Word of the Week

bucket:

This can mean bin: “The bucket is all that’s good for.”

To bucket something is to throw it out, reject it as not good enough: “Give me one good reason why I shouldn’t just bucket this essay?”

A bucket can also mean a large amount of alcohol: “You must’ve had a right bucket last night to end up in a state like this.” Someone who regularly drinks heavily may have it said of him that he takes a good bucket.

If the weather is said to be bucketing it down (or bucketing down) it’s forcefully inclement; like the sky is pouring down buckets of water (on Scotland, typically).

If something or someone has kicked the bucket it means it has died or the gadget no longer works: “Would ye look at that! My radio just kicked the bucket.”

If someone asks, “What’s wrong with his bucket?” Rather than enquiring about the state and upkeep of his garden and household instruments he means what’s wrong with his dour face. Dour (rhyming with moor) means gloomy or sullen. This question is usually taken to be rhetorical.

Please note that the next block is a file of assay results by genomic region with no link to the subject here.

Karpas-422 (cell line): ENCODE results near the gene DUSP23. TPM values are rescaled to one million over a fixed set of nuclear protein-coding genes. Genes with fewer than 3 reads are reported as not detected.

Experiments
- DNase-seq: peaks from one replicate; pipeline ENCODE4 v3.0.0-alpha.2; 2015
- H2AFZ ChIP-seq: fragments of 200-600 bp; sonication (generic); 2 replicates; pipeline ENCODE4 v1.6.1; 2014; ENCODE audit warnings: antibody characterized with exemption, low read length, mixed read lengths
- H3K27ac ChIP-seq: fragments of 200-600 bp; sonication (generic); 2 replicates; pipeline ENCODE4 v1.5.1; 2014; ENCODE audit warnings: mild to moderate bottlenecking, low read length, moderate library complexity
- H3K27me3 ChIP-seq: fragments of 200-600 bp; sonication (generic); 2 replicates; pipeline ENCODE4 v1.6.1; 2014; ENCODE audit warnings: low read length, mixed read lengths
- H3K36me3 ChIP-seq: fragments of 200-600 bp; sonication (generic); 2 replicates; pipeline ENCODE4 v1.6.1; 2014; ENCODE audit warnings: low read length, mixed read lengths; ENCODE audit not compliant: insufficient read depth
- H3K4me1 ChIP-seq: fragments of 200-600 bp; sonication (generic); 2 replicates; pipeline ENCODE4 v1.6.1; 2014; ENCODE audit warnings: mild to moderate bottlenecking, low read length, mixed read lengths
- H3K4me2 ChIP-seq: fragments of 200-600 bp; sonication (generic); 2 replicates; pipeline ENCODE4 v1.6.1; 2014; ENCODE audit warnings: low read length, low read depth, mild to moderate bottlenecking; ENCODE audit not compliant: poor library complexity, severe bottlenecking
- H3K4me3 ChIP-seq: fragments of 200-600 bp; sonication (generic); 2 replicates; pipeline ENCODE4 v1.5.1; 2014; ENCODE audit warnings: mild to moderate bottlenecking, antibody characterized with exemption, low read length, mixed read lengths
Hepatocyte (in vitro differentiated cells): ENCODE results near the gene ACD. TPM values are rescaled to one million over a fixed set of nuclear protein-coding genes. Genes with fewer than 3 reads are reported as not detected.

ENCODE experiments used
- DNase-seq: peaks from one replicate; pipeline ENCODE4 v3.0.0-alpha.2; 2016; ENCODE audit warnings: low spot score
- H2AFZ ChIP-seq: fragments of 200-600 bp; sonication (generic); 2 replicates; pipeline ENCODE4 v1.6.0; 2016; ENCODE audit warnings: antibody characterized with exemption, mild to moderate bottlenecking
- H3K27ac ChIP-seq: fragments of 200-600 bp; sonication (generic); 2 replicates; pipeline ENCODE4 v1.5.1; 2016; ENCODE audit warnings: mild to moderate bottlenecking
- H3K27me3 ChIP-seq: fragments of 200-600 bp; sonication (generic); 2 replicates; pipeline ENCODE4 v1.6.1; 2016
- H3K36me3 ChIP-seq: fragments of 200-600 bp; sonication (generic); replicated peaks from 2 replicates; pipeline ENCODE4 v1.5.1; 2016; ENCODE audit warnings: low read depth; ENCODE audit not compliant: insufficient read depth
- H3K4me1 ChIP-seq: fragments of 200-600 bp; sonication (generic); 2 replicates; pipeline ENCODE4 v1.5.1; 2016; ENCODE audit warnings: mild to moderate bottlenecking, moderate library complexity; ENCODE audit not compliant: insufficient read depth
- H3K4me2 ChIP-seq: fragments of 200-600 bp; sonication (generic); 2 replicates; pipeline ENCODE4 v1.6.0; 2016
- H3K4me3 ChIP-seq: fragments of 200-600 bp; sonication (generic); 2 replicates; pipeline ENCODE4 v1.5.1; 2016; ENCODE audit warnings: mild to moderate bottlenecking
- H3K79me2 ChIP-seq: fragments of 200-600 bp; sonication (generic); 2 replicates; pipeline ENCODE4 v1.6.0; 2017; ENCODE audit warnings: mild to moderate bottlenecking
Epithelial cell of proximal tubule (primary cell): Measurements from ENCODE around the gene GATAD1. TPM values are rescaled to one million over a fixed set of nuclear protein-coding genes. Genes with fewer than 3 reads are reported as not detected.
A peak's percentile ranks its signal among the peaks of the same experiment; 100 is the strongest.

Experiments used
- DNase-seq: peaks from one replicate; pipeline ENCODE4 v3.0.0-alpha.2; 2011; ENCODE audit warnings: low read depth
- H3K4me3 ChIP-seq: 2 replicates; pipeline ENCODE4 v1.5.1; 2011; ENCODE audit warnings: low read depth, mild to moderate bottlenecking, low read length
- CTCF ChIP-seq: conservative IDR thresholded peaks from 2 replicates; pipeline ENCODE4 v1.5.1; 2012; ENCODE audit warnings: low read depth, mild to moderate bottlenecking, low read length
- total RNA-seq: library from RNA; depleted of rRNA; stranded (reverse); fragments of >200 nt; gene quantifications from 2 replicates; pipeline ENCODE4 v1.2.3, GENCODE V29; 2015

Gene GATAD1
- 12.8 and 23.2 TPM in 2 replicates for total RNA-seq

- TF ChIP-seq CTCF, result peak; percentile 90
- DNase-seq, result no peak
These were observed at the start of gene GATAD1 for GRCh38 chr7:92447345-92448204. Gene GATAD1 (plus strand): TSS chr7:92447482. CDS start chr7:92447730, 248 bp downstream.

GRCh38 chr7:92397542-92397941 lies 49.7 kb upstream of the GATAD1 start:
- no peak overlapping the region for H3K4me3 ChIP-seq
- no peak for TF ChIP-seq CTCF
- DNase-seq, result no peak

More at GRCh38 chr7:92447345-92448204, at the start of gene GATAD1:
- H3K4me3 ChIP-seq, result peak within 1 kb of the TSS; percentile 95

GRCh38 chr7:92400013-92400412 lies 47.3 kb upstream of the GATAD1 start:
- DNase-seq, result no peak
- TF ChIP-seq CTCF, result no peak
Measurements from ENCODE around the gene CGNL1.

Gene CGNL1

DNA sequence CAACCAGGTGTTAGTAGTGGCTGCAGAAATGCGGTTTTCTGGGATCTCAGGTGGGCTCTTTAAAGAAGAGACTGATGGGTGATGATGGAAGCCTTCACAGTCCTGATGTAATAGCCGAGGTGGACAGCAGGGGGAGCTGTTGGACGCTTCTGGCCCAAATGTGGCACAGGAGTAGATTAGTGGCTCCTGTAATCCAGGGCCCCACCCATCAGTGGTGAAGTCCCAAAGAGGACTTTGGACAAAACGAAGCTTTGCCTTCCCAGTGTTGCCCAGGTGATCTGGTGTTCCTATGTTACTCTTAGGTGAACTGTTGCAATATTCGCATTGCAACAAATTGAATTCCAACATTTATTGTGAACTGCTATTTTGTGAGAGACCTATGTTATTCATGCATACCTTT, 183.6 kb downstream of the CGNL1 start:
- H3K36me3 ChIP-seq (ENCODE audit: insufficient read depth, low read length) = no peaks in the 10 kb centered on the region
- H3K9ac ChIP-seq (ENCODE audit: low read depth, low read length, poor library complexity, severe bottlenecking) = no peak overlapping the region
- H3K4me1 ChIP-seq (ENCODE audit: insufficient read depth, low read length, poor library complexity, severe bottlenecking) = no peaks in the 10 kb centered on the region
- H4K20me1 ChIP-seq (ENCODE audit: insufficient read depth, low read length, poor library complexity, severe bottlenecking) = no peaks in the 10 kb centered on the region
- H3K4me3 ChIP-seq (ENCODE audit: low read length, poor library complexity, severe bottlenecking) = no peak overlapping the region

Hear it (as my youngest interrupts me).

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11 responses to “Word of the Week

  1. I use the saying “bucketing down” when apt and it gets blank stares then an all knowing smile like, what a good way to put that. Ha ha

  2. Wow. So many uses for the word bucket! I never knew.

  3. Some of those uses are ones we’d use, too. Love the sweetest of interruptions, too. He certainly didn’t want you talking to us, did he.

  4. I never knew bucket was such a versatile word.

  5. I think you’ve found a co-star!
    I am going to try to use the word “bucket” in several conversations at the salon tomorrow. I’ll let you know how it goes. (I think it’s supposed to bucket down in my area tomorrow. 🙂 )

  6. Great news, Siobhan…It IS bucketing down! 🙂

  7. It’s been bucketing down here all day! LOL

  8. I’ve heard all of these except the last one. I would say “He had a face like a slapped arse.”

  9. Brilliant! I especially loved you co-star!

  10. what a treat to hear the two of you!

  11. I never get tired of the word of the week. It’s amazing how “kick the bucket” means the same in Scotland and in the US. I could listen to you (and your co-star!) all day.

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